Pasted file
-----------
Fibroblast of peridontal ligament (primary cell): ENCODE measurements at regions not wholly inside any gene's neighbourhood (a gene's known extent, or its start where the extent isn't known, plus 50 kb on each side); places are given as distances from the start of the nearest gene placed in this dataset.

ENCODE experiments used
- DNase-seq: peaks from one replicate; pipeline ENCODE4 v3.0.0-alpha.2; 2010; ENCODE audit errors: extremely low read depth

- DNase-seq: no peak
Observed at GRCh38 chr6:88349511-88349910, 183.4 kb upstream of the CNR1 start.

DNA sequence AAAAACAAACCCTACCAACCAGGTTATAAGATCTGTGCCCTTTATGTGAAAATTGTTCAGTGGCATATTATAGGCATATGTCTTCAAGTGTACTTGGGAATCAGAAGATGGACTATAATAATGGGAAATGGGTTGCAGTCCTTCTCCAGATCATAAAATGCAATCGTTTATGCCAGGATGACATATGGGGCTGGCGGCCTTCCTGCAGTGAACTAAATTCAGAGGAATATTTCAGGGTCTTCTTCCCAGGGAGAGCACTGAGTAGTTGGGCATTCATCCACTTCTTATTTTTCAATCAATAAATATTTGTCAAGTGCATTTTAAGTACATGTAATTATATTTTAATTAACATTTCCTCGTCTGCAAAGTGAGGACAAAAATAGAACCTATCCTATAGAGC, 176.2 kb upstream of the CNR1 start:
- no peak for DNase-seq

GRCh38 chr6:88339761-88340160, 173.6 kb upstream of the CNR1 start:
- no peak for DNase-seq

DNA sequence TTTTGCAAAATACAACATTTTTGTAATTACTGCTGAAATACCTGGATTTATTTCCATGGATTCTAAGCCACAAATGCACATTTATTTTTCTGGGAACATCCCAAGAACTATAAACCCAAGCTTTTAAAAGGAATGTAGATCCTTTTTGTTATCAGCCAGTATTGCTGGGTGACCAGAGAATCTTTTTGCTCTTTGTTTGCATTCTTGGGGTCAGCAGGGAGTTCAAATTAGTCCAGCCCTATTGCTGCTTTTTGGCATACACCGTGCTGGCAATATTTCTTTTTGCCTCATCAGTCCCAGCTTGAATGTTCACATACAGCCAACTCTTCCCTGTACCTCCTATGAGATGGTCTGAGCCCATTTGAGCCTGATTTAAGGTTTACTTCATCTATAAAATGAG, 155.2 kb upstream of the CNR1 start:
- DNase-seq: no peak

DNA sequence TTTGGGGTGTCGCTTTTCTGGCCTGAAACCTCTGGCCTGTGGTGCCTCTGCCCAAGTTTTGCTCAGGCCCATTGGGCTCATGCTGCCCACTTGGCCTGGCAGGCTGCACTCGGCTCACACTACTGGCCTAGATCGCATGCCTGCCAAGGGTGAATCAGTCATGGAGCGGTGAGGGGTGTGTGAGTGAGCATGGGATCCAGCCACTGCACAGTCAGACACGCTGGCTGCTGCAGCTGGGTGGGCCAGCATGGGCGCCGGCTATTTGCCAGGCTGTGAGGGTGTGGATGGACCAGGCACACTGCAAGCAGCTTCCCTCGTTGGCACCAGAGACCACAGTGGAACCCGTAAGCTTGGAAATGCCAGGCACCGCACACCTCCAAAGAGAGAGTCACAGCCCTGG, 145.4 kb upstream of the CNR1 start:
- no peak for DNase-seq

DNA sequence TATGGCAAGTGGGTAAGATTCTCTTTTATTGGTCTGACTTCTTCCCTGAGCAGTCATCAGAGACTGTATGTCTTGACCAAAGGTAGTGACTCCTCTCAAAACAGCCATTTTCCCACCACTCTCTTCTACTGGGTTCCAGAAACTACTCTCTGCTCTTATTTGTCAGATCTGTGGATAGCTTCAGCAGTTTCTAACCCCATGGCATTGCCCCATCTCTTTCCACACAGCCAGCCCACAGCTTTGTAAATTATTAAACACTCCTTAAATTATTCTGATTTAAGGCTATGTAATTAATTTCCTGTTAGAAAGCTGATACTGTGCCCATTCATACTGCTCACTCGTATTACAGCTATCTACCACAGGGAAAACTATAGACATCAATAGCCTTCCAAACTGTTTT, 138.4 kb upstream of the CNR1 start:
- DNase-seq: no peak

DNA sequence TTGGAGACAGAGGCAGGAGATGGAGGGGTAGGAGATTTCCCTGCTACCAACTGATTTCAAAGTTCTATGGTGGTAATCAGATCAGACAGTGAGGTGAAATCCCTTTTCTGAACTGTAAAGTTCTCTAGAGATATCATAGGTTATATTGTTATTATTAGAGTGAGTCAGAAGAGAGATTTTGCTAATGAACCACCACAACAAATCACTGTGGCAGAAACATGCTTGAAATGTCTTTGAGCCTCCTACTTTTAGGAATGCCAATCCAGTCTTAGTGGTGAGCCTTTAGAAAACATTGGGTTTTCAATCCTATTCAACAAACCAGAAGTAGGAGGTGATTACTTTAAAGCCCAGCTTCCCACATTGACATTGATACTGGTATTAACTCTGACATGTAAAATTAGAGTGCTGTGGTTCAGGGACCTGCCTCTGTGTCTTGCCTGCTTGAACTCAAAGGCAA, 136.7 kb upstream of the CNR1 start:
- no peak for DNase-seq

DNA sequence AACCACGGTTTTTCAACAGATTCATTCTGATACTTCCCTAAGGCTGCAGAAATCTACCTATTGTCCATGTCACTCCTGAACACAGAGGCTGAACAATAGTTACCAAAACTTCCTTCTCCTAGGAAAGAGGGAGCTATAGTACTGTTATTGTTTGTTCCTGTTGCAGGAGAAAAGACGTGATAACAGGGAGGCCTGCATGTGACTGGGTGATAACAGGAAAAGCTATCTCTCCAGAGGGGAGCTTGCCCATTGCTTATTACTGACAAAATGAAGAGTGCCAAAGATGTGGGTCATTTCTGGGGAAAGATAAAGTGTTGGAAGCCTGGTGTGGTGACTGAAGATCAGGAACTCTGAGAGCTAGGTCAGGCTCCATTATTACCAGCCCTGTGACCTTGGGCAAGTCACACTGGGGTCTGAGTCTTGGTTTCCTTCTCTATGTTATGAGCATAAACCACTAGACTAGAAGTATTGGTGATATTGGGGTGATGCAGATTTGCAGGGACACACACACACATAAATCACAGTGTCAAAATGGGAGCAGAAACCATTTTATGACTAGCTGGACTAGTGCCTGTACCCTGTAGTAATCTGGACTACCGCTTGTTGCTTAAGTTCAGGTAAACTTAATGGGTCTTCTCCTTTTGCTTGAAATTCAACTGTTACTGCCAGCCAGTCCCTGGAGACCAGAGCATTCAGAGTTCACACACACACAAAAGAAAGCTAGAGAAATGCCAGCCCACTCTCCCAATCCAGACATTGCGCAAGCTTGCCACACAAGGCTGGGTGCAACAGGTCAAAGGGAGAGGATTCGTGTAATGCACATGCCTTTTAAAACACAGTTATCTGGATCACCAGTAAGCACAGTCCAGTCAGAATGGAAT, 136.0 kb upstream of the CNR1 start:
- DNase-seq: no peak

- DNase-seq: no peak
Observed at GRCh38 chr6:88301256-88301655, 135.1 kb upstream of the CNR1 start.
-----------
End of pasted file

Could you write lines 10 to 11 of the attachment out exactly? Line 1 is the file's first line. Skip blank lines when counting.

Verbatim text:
DNA sequence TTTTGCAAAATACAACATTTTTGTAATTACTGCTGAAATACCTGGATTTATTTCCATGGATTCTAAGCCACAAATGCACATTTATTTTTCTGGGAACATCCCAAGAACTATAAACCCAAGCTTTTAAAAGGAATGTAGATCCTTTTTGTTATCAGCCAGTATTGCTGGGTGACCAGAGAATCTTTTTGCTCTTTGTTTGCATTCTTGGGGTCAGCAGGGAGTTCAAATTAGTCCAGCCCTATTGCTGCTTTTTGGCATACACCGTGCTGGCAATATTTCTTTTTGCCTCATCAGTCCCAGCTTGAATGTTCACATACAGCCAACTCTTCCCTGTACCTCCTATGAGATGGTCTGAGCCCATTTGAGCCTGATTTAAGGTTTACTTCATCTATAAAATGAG, 155.2 kb upstream of the CNR1 start:
- DNase-seq: no peak